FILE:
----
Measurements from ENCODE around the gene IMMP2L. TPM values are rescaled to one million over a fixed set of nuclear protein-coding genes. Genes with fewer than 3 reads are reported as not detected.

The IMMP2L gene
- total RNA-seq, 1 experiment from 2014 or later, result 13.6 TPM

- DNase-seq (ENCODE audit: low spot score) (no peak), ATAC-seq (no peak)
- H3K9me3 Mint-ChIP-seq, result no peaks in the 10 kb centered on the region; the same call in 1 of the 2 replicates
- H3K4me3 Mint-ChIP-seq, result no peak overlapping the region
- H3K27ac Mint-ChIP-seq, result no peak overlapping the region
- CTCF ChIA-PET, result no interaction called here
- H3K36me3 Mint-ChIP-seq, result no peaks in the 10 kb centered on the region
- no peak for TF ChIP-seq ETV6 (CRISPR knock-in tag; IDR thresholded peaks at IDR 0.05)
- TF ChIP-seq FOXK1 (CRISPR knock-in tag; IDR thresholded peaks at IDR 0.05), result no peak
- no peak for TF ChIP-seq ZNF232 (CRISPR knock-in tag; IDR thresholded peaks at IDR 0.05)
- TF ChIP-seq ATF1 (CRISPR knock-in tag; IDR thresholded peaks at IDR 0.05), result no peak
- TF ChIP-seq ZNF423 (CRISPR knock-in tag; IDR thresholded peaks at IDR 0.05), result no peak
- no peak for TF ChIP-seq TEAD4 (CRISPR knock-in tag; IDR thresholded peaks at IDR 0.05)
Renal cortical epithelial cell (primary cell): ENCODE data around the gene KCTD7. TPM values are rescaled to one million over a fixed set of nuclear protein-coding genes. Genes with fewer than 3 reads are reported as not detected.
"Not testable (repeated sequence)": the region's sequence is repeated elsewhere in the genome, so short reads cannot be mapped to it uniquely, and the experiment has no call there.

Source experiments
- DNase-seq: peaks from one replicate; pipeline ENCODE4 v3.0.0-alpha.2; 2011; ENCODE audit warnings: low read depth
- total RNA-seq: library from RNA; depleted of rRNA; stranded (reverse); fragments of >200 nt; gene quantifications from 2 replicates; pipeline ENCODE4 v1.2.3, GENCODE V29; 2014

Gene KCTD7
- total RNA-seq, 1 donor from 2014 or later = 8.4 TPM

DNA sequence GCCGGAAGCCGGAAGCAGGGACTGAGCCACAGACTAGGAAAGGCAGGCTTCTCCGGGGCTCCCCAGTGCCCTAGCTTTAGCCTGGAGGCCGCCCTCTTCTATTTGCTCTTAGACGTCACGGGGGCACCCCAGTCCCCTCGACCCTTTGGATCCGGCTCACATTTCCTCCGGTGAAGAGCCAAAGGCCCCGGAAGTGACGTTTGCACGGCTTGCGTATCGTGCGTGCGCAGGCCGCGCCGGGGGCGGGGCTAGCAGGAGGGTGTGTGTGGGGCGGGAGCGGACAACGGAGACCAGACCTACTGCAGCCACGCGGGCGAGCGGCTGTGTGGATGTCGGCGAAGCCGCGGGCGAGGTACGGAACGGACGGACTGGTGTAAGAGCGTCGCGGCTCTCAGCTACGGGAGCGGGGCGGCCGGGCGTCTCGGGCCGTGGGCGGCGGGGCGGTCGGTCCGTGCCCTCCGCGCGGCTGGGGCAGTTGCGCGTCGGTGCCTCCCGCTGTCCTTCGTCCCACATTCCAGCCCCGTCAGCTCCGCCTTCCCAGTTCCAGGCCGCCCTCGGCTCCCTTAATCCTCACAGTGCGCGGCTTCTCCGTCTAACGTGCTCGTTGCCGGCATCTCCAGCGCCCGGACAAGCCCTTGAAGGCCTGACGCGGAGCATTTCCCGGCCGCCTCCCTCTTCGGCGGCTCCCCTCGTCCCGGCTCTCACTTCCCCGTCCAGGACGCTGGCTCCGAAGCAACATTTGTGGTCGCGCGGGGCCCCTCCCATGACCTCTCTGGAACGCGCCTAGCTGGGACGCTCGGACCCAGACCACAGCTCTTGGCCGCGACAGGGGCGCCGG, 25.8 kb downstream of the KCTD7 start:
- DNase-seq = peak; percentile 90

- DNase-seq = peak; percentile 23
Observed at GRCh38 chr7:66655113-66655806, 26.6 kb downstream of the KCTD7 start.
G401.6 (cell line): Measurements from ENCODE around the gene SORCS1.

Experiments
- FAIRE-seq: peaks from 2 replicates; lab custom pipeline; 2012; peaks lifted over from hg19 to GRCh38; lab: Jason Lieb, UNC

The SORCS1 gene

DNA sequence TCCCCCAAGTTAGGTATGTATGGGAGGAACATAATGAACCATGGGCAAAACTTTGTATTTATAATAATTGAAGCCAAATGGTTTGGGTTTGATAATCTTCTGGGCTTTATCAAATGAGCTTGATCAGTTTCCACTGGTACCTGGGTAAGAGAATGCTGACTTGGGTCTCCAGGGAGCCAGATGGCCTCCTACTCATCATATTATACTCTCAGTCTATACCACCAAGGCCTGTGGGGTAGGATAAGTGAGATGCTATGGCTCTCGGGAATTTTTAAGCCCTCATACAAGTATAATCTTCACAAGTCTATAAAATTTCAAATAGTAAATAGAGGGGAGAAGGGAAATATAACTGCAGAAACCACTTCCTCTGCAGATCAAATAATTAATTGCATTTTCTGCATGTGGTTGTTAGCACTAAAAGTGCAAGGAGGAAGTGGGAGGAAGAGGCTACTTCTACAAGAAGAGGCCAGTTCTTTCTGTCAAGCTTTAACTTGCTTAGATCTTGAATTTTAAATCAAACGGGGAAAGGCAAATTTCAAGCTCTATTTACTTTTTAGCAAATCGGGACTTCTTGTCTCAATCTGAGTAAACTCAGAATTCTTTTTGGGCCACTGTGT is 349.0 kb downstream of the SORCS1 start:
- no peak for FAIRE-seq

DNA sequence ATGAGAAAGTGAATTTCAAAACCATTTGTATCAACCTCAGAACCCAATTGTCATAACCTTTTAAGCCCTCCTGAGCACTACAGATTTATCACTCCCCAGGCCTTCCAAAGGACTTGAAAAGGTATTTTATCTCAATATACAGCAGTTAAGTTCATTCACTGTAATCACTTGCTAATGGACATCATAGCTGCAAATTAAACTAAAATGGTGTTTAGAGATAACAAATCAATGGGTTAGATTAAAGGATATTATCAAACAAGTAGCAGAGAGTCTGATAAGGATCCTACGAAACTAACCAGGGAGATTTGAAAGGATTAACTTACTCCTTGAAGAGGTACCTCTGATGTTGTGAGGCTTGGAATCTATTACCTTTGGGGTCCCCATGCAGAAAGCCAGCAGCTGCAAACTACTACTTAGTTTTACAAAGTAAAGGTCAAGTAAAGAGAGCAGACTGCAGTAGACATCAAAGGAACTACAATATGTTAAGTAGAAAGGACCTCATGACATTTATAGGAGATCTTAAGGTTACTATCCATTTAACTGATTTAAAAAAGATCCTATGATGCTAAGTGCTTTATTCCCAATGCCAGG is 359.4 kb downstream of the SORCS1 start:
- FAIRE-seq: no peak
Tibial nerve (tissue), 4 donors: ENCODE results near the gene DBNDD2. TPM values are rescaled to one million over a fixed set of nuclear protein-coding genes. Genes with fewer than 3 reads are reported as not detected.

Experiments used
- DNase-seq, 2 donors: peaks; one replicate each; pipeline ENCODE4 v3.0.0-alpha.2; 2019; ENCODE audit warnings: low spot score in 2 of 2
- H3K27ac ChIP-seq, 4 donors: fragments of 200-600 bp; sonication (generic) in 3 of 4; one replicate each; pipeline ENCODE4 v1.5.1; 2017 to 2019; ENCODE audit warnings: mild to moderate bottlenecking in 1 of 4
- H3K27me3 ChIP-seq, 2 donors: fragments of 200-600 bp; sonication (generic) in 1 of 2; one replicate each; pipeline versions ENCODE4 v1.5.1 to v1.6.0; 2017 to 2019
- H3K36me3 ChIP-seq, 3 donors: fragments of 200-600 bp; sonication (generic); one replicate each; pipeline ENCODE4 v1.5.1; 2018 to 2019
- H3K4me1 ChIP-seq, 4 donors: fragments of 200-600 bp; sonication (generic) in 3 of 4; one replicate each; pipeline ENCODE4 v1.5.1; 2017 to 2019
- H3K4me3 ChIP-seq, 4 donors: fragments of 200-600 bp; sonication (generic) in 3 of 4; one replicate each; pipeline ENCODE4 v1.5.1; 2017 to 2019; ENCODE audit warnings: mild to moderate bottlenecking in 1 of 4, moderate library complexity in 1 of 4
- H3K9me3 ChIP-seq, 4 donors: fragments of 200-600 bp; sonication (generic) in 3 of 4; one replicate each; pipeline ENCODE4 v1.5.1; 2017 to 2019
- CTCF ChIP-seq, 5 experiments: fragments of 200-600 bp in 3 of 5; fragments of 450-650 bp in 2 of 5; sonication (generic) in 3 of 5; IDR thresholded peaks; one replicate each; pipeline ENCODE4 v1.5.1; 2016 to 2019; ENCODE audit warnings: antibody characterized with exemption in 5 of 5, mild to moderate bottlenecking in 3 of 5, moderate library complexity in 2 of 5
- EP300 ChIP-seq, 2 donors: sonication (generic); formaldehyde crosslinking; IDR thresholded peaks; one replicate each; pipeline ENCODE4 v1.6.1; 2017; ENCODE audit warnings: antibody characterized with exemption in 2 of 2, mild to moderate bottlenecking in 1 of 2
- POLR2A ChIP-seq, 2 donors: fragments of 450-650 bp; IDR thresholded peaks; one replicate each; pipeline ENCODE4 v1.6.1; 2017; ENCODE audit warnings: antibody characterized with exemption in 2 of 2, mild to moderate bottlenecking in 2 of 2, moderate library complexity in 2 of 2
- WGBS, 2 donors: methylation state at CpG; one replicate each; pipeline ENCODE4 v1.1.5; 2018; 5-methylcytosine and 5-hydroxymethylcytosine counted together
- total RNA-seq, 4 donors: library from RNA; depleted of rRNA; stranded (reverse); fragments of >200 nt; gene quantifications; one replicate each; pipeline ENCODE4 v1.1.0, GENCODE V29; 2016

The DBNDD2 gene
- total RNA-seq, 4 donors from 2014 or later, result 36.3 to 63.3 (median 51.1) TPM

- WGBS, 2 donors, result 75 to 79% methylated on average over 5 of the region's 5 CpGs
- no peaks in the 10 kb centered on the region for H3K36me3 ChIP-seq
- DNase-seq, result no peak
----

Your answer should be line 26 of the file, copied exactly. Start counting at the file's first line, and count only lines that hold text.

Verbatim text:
Observed at GRCh38 chr7:66655113-66655806, 26.6 kb downstream of the KCTD7 start.